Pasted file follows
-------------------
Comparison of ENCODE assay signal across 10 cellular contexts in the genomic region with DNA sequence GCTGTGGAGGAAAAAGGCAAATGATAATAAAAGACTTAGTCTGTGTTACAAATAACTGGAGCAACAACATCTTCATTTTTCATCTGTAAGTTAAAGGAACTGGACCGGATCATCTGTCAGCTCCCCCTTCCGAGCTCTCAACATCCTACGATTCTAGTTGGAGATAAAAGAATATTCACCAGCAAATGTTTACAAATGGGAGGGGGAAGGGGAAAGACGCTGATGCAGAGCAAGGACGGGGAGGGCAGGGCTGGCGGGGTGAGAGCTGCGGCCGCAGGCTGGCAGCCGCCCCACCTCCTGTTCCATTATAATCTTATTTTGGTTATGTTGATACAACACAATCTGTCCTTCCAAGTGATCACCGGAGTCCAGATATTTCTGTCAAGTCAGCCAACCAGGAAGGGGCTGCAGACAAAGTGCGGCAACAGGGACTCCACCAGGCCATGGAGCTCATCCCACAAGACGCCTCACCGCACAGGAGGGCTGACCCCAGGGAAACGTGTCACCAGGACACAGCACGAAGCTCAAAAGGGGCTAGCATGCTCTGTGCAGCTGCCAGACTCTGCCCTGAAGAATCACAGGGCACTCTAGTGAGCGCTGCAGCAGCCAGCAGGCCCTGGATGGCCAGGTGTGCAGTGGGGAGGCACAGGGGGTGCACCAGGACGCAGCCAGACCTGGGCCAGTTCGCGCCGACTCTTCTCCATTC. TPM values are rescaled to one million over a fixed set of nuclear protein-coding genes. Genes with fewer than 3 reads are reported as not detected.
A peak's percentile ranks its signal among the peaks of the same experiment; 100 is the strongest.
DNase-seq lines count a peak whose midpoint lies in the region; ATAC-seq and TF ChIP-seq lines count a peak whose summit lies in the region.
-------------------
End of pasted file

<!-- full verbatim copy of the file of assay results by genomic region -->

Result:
Comparison of ENCODE assay signal across 10 cellular contexts in the genomic region with DNA sequence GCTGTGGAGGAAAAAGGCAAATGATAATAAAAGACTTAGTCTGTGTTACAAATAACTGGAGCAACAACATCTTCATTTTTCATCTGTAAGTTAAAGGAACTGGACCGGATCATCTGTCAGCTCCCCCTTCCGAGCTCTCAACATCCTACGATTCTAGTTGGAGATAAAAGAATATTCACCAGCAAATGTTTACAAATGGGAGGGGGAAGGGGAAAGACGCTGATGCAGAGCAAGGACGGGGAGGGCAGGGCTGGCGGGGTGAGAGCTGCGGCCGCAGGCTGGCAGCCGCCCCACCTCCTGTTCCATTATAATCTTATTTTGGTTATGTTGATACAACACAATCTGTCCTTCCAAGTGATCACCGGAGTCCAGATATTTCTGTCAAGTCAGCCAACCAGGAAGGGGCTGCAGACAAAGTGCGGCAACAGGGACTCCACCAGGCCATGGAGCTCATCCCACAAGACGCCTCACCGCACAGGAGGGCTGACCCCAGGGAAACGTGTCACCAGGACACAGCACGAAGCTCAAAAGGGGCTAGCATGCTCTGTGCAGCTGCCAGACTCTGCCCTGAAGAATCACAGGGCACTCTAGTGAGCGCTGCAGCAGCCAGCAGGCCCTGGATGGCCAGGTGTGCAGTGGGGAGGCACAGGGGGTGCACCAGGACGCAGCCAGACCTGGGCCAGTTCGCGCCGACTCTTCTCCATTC. TPM values are rescaled to one million over a fixed set of nuclear protein-coding genes. Genes with fewer than 3 reads are reported as not detected.
A peak's percentile ranks its signal among the peaks of the same experiment; 100 is the strongest.
DNase-seq lines count a peak whose midpoint lies in the region; ATAC-seq and TF ChIP-seq lines count a peak whose summit lies in the region.